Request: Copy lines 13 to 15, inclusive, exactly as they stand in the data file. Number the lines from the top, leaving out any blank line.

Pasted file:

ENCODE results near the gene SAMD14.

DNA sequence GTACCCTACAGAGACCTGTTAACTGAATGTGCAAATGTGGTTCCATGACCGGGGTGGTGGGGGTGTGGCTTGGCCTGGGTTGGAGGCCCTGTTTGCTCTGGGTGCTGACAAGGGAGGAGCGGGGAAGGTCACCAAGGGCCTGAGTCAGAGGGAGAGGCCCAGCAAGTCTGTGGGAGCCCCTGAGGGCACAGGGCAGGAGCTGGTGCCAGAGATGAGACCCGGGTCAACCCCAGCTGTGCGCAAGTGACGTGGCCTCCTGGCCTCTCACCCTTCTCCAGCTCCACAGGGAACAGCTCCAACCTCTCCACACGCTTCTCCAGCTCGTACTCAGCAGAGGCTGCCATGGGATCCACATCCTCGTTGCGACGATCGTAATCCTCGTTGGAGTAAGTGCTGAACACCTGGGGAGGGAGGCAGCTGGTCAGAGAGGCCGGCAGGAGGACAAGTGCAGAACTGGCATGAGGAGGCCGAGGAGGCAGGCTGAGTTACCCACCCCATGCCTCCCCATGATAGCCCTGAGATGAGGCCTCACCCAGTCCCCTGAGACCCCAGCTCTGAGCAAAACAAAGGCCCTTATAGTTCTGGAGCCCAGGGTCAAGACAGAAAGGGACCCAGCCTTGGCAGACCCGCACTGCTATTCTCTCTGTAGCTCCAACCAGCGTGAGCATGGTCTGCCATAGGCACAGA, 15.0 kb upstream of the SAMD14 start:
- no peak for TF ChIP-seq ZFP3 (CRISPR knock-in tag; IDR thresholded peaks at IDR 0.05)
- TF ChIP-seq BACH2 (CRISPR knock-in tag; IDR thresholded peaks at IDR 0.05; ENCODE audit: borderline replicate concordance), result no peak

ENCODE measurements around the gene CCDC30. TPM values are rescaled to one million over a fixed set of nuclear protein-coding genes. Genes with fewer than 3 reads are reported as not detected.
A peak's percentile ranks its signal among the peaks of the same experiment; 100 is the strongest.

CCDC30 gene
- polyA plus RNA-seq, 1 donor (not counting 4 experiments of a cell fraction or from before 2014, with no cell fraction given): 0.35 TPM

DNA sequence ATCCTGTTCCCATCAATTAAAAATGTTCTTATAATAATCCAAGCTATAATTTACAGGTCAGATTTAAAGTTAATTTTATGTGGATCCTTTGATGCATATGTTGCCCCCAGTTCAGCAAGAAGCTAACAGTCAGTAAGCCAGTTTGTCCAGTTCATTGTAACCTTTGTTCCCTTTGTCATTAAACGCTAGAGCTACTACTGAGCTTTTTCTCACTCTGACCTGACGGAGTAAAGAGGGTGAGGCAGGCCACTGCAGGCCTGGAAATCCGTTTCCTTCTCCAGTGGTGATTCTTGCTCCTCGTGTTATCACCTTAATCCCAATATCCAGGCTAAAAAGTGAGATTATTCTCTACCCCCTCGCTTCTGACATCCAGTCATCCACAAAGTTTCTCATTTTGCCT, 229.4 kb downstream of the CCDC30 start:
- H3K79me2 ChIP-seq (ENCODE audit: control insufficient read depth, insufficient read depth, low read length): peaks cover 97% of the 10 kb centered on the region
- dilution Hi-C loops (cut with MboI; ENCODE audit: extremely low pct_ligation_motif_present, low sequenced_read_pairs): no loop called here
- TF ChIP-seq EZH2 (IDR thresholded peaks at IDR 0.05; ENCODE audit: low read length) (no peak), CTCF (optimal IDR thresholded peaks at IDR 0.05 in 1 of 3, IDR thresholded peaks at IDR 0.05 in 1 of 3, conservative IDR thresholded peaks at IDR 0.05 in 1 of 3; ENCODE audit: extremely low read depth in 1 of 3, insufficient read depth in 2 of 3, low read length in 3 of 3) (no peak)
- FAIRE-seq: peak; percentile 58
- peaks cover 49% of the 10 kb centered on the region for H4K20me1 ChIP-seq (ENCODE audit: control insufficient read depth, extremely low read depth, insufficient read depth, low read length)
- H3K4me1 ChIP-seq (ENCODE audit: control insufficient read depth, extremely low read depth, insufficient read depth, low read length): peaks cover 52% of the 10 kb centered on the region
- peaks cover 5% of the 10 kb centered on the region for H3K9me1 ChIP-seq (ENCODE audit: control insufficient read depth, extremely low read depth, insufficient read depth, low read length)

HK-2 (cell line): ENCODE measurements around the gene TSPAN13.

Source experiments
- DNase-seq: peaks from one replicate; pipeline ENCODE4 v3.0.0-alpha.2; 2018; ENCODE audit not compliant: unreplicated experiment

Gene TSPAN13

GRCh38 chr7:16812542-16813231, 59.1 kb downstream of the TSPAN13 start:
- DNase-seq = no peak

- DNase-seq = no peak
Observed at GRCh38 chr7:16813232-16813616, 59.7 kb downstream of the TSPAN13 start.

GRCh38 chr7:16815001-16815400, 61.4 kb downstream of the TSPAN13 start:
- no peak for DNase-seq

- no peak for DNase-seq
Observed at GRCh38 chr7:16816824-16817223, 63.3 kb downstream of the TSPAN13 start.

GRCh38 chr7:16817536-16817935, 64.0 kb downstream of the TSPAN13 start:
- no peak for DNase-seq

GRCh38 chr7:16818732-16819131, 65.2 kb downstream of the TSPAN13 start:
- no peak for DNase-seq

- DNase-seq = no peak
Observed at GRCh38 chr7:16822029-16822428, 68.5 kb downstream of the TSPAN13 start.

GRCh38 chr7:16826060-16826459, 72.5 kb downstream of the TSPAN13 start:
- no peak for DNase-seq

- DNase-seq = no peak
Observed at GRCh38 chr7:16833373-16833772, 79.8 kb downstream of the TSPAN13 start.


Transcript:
- FAIRE-seq: peak; percentile 58
- peaks cover 49% of the 10 kb centered on the region for H4K20me1 ChIP-seq (ENCODE audit: control insufficient read depth, extremely low read depth, insufficient read depth, low read length)
- H3K4me1 ChIP-seq (ENCODE audit: control insufficient read depth, extremely low read depth, insufficient read depth, low read length): peaks cover 52% of the 10 kb centered on the region